Friday, October 10, 2008

Review; 'What We Do Is Secret' (2007)

Disclaimer; halfway into "What We Do Is Secret" - Rodger Grossman's 2007 biopic of LA punk band The Germs - I had to use the john something fierce, so this review reflects a viewing gap. It is possible, however unlikely, that the five minutes I missed covered the vast range of subjects otherwise conspicuously lacking. Perhaps this segment addressed singer Darby Crash posing with a fake girlfriend in "The Decline Of Western Civilization" - Penelope Spheeris's flawless and starkly contrasting 1981 documentary of the early Los Angeles punk scene - supposedly to avoid gay-bashing by fellow band Fear. Or maybe the unseen segment examined the LA scene's descent into jock-fueled megabrawls. Perhaps there was time to examine the period's casual racism, or the casual scientology of Crash and his buddies. I wasn't present. It would be presumptuous of me to assume otherwise.

When I did return to my seat, I discovered that the movie had taken a reckless new turn. A present day rock band ("The Bronx", said the credits) portrayed 1980 Black Flag in unapologetically 21st century garb and presentation; they roared and stomp-danced and sported Hot Topic gear and looked and sounded like every other post nu-metal KROQ flim-flam that plays over the credits of a 2008 horror flick. It seemed a bold attempt to jumpstart a lost cause - a "game changer" in this season's lingo - by reconfiguring the entire shitty premise midstream. For a few wonderful moments, I held out hope for a meatier, weirder, funnier, more postmoderny movie to emerge triumphant from the first hour. Would it have been too much to ask for the late-inning additions of Kevin James as Darby Crash, Martin Lawrence as both Pat Smear and Rodney Bingenheimer, and an award-winning cameo by Abigail Breslin as Penelope Spheeris?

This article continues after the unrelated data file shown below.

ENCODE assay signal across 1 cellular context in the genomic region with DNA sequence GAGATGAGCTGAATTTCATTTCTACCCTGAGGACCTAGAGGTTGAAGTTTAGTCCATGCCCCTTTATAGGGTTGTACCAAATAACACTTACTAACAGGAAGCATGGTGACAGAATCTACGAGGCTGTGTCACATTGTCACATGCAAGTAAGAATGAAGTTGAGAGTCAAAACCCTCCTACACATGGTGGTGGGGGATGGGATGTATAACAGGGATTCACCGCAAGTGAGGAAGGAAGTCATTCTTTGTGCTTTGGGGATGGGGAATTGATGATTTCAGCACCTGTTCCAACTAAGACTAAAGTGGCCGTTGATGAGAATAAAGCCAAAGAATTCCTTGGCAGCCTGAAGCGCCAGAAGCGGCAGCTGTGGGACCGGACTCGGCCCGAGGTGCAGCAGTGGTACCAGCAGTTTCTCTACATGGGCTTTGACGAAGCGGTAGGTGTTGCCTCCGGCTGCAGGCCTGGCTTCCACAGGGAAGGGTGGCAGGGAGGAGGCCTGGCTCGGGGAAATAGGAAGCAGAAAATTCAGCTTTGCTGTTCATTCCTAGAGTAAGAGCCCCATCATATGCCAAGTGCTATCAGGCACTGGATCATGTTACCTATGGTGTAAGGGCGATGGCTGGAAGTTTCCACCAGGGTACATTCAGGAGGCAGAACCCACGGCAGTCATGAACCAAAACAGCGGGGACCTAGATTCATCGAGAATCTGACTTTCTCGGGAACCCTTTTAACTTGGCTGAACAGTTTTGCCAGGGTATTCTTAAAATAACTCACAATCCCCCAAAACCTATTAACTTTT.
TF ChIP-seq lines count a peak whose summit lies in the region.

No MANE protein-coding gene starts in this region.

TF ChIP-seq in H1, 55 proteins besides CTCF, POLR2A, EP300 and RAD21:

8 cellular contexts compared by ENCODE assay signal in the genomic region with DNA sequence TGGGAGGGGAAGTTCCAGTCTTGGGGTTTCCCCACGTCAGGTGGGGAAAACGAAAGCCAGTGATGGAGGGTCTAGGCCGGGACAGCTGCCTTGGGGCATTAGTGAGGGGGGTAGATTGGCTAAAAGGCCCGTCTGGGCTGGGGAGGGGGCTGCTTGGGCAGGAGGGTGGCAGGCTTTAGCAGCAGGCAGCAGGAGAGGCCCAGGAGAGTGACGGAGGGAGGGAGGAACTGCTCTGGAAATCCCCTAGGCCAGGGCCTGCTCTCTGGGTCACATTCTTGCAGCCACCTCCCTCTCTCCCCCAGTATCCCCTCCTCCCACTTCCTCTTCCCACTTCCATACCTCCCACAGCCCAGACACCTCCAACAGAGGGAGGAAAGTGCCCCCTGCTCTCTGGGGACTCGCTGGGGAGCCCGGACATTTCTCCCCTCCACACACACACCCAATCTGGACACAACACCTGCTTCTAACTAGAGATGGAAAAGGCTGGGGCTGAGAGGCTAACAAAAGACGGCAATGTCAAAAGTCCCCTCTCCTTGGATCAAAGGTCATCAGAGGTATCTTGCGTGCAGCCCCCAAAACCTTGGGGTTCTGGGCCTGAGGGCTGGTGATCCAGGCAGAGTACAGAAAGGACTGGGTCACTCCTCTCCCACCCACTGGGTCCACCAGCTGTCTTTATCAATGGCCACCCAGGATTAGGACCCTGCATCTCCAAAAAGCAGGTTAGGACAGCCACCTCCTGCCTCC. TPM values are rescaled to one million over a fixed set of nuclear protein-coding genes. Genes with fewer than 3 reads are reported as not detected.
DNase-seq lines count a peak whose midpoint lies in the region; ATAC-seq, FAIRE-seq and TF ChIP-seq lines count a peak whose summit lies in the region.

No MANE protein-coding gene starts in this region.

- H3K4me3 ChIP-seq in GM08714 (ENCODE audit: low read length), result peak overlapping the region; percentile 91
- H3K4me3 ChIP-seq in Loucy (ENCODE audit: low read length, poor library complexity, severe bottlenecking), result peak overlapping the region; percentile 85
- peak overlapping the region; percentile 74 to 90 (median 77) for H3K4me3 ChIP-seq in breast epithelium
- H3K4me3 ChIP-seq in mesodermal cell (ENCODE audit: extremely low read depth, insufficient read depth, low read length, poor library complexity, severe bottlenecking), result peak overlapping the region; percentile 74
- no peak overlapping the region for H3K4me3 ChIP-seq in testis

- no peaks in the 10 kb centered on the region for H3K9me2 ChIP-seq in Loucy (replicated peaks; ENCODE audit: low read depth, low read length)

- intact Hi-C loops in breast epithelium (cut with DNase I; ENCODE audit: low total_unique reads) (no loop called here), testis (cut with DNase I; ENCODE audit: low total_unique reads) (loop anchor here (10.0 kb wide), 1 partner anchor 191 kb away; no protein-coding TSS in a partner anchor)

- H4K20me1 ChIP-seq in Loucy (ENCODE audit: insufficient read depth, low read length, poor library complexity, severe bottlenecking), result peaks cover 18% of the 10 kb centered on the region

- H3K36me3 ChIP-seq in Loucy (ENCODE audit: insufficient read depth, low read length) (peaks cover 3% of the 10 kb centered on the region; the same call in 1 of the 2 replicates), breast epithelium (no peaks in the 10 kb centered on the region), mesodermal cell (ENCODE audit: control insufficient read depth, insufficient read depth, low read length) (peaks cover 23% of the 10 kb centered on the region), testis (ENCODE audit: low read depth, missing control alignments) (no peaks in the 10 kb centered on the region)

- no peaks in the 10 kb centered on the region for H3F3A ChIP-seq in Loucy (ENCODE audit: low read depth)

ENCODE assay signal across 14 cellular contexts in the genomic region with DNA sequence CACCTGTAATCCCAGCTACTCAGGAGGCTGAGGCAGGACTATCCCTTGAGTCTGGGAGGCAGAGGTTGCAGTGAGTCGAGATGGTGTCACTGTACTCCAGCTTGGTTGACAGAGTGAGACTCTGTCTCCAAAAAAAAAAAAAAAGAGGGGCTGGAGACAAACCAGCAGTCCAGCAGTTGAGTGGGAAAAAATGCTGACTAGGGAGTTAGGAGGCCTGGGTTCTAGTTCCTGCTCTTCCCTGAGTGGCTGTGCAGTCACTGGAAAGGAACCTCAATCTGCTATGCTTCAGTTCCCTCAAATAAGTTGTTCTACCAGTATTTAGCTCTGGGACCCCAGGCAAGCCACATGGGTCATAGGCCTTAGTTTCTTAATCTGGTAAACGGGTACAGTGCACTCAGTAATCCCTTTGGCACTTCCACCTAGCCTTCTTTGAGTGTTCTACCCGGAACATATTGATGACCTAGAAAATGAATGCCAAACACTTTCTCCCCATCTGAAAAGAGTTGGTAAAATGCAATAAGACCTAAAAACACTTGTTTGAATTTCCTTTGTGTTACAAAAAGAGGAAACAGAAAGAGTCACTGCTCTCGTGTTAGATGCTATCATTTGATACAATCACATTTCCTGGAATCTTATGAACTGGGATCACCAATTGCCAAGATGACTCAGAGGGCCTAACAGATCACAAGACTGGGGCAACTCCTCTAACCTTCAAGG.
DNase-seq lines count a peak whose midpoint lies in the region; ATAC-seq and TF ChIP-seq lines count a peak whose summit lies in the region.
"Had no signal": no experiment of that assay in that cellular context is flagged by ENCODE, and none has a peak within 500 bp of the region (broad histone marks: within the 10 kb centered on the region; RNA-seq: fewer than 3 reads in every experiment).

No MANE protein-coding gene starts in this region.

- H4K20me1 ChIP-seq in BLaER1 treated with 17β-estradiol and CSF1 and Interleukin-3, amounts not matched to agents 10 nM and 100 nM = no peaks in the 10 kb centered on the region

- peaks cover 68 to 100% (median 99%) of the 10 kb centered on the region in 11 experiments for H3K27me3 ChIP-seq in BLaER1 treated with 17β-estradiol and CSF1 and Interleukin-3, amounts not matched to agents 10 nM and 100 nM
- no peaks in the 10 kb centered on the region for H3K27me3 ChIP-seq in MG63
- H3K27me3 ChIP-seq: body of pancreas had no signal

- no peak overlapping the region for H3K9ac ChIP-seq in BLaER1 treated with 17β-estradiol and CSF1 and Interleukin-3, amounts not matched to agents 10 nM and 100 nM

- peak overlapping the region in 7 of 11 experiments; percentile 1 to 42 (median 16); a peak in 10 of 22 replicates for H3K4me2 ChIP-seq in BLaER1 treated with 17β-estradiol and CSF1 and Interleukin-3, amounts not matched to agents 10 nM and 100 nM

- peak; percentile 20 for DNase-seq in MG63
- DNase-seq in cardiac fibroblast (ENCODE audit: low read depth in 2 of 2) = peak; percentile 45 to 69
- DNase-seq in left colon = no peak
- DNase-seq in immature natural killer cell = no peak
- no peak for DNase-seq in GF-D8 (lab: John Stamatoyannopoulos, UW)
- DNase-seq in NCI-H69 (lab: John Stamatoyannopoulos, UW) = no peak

It would. Nothing exciting actually transpired, and the movie puttered and sputtered and eventually limped to its hero's inevitable suicide. It's hard to recall any other (non-sequel) film so deeply overshadowed by another film. Shots and events from "Decline" were referenced with all the vigor of an "America's Most Wanted" reenactment. It was bad, but not funny bad. Local band The Mae-Shi played The Screamers, and they seemed unhappy. So did many of the extras.


To be fair, no movie could survive a star like Shane West, better known as one of the interchangeable young doctors on TV's "E.R.". West filtered out the hapless, flabby, blotto pathos of "Decline's" Darby - in other words, all the interesting bits - and what we were left with was a sort of wise-alecky street poet. This alt-universe Germs frontman dropped preposterous thought bombs to his ecstatic buddies, who gushed lines like, "Darby, these lyrics are genius!" In trying to recast Crash as a rock prophet in the Jim Morrison mold, the filmmakers ignored the obvious; The Germs weren't that interesting a band. Without the allure of suicide, their memory would today flicker dimly alongside China White and The Urinals. At one point there was a brief glimpse of the actual Darby Crash, leering out from his iconic Slash Magazine cover photo, and the cognitive dissonance gave the movie an unwelcome jolt (again, to be fair, there was a moment of inverse but equal disconnect in HBO's recent "John Adams", which reworked the famous Lansdowne portrait of George Washington in the lumpy likeness of David Morse, better known as one of the interchangeable young doctors on TV's "St. Elsewhere").

Last year I'd corresponded briefly with the film's producers, hoping to catch an advance screening for an article I was writing on the year's musical biopic films. The screening never materialized, and the article eventually ran in the OC Weekly without their movie. Darby Crash would have indeed fit nicely with the year's theme of young death: Ian Curtis (suicide), Hector Lavoe (AIDS), Edith Piaf (suicide by booze and crummy men), and Bob Dylan (whom many purists still wish had bought it in his '66 motorcycle crash) all received their due from 2007 Hollywood. (Obviously, I'm glad now the screening didn't work out; having incurred more than enough bad times from zine days over antagonistic record reviews, I don't feel any need to get off on a similar foot with movie producers).

It's kind of sad watching a bad movie about a historical figure who yearned for mass fame. It's sadder to see this movie in the only theater it played in anywhere, on account of the bad movie never received national distribution and instead runs one theater at a time throughout L.A. county. This situation can still be corrected. Shane West and the surviving Germs have reunited and are playing shows again. If that's not a great hook for a fictionalized making-of-What-We-Do-Is-Secret type drama, I really don't know what is. Jeremy Irons can star as the ghost of Darby. Start writing your congressmen. Make it happen.